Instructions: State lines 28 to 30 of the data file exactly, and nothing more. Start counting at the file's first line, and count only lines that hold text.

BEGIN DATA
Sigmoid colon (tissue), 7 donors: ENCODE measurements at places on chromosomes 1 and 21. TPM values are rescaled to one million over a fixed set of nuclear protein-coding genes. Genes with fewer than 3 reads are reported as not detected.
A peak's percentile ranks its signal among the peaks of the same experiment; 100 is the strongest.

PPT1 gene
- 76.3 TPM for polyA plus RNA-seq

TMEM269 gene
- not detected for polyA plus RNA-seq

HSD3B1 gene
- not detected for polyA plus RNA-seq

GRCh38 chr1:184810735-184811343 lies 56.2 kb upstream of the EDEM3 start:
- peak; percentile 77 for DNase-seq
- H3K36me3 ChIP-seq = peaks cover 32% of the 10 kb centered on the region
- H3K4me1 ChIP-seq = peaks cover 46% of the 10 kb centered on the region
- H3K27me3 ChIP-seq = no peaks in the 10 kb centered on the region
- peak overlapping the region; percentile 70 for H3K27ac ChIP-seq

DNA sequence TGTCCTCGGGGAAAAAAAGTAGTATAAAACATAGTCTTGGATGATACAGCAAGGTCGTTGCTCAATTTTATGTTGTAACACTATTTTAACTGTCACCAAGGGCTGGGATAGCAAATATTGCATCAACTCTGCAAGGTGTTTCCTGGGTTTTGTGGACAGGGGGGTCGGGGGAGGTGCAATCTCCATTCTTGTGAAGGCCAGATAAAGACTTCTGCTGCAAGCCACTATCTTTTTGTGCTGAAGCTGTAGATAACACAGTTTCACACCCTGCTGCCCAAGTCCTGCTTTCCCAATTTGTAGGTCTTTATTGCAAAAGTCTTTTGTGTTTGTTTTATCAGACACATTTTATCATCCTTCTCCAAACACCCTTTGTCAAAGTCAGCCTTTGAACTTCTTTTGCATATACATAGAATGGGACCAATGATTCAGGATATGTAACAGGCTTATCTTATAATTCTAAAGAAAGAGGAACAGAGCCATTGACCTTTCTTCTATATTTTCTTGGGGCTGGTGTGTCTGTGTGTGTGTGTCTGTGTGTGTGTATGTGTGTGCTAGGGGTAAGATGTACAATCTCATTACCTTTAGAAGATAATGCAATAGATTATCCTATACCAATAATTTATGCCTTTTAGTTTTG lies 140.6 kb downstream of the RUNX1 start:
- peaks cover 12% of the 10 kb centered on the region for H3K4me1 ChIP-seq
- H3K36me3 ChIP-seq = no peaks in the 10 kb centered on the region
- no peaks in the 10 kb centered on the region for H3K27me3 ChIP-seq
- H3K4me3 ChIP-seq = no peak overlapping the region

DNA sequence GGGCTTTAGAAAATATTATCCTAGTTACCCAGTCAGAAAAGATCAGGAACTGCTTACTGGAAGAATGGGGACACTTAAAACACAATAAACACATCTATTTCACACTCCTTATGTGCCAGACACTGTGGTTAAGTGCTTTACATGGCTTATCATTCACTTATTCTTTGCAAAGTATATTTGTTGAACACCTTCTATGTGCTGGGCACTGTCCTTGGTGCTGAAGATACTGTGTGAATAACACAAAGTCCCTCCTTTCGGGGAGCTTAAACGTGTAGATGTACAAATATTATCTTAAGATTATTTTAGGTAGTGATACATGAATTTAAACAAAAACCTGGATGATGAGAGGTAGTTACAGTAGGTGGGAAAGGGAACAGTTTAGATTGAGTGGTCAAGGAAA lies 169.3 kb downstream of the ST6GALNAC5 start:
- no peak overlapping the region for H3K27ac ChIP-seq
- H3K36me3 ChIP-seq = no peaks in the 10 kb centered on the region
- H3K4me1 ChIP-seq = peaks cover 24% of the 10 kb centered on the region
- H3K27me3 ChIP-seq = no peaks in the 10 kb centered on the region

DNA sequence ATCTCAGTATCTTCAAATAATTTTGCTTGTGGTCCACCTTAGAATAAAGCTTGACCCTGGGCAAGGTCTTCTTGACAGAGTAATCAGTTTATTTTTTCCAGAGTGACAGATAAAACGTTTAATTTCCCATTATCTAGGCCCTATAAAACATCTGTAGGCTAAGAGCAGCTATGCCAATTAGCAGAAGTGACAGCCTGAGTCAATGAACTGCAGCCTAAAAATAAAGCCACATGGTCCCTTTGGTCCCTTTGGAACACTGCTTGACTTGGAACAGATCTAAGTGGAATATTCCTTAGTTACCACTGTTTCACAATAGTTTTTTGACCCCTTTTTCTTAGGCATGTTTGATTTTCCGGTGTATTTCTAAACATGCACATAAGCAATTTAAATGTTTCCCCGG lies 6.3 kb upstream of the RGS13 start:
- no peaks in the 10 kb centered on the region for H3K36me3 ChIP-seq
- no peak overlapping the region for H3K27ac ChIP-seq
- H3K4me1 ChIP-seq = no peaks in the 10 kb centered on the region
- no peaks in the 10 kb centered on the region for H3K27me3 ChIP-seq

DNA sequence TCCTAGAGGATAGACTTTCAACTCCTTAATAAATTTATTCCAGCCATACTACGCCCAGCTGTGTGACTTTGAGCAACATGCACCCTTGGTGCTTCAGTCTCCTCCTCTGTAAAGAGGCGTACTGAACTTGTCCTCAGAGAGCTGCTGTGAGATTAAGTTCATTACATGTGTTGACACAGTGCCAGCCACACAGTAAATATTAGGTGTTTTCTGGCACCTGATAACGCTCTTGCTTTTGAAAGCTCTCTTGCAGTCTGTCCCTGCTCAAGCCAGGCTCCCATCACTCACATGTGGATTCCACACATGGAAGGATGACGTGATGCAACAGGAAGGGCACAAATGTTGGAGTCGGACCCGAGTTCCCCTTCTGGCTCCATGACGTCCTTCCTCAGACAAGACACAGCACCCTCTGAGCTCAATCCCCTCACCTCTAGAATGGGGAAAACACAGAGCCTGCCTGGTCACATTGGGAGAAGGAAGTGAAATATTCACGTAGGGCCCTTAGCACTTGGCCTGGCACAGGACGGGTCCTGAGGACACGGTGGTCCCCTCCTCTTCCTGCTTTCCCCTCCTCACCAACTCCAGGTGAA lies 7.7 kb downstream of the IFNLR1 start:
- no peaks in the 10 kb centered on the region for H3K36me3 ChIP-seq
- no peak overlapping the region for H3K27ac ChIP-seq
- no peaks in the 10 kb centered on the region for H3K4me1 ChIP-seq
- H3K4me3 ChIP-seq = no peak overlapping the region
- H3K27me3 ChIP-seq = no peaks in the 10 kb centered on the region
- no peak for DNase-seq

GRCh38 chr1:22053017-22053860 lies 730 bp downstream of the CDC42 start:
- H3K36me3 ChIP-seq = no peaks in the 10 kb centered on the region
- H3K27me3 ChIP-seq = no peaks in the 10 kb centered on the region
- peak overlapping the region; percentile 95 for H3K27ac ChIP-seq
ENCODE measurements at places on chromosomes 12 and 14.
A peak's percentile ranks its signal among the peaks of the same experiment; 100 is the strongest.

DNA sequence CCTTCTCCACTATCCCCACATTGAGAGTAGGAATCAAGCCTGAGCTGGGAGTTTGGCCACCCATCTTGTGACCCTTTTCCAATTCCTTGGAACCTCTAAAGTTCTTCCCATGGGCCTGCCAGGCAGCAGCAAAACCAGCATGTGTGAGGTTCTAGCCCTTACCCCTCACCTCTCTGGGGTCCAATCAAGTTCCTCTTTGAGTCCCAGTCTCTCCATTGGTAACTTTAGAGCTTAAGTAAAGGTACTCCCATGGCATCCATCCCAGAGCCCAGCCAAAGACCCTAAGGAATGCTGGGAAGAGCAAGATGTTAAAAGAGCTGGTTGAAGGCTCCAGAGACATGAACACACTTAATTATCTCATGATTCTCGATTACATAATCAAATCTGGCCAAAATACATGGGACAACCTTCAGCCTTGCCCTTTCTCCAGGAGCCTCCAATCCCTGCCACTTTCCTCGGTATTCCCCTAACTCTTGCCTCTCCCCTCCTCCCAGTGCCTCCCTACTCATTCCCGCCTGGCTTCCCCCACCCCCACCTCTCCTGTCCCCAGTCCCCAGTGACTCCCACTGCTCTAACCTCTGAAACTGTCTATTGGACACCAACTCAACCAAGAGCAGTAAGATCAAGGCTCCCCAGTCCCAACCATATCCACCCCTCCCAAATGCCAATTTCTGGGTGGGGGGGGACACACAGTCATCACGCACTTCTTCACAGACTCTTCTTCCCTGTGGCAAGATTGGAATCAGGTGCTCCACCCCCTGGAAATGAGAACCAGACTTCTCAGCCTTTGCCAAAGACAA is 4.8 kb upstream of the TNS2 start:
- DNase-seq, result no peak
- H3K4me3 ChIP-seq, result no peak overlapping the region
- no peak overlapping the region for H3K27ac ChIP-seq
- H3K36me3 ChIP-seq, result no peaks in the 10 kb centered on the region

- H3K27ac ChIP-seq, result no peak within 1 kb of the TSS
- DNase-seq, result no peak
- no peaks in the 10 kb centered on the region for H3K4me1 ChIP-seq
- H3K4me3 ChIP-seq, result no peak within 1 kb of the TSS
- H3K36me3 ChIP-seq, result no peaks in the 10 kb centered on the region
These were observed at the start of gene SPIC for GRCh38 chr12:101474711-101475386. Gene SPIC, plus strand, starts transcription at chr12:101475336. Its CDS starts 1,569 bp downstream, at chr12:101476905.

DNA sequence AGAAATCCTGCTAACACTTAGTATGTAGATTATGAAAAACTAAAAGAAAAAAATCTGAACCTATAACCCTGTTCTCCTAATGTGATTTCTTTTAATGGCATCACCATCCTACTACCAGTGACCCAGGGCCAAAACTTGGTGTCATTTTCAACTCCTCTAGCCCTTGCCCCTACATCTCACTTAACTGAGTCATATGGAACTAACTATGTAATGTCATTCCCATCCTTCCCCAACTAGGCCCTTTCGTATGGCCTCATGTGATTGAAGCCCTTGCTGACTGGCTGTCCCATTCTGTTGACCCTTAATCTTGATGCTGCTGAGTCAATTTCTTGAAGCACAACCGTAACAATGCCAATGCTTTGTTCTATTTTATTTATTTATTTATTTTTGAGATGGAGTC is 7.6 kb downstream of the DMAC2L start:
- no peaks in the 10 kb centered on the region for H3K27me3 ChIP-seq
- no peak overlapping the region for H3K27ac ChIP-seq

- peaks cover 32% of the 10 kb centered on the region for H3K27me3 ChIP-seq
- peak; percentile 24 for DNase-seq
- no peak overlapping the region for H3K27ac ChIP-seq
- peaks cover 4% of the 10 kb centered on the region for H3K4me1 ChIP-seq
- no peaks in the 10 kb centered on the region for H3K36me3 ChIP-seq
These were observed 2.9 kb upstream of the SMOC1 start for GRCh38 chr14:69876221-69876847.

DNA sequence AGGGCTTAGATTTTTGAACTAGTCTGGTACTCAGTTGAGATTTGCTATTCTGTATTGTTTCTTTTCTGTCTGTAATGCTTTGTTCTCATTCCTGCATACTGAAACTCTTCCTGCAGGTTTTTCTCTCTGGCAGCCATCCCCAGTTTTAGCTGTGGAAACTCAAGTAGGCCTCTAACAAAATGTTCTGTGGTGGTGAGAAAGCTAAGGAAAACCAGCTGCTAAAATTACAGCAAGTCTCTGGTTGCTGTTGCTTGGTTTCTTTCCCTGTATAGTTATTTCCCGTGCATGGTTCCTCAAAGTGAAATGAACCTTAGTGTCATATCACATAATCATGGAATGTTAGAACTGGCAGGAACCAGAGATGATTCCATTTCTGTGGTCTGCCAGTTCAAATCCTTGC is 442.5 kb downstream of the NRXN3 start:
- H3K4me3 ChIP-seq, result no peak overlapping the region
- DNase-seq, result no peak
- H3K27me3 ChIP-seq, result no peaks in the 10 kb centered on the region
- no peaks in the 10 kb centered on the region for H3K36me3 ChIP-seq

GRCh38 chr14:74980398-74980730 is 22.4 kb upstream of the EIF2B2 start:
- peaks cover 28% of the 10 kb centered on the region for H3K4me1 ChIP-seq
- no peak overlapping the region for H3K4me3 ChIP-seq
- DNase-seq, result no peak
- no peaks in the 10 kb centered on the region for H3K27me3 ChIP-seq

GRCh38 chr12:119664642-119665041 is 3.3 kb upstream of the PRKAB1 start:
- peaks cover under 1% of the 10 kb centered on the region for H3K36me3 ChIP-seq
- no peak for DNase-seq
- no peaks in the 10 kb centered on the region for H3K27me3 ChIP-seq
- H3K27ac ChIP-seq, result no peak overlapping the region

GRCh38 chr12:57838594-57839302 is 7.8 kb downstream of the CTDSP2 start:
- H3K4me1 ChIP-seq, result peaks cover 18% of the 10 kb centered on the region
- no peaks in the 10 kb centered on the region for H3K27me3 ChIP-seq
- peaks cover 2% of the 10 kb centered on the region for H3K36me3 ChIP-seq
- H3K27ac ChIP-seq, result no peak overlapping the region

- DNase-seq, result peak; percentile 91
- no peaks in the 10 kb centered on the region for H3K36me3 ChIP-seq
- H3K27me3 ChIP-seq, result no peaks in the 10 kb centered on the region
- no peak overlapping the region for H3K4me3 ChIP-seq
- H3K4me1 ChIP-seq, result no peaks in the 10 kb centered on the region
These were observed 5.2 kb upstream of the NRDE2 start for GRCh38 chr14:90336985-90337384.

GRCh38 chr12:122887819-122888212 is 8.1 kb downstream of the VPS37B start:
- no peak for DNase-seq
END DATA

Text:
- H3K4me1 ChIP-seq = no peaks in the 10 kb centered on the region
- no peaks in the 10 kb centered on the region for H3K27me3 ChIP-seq

DNA sequence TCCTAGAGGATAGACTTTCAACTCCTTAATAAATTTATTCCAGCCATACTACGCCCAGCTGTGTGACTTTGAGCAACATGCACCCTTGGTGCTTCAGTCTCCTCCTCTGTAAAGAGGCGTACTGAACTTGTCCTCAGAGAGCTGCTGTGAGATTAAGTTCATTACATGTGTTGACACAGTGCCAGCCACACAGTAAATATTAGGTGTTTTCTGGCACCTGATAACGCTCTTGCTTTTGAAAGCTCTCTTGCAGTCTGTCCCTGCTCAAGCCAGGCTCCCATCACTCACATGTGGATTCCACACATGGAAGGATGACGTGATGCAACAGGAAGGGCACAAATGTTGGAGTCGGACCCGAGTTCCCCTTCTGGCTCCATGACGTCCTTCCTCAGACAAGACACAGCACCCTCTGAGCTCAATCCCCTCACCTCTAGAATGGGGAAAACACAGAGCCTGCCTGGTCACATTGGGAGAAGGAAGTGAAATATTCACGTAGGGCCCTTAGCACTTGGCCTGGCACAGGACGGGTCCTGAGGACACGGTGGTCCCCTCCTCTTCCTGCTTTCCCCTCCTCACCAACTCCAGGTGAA lies 7.7 kb downstream of the IFNLR1 start: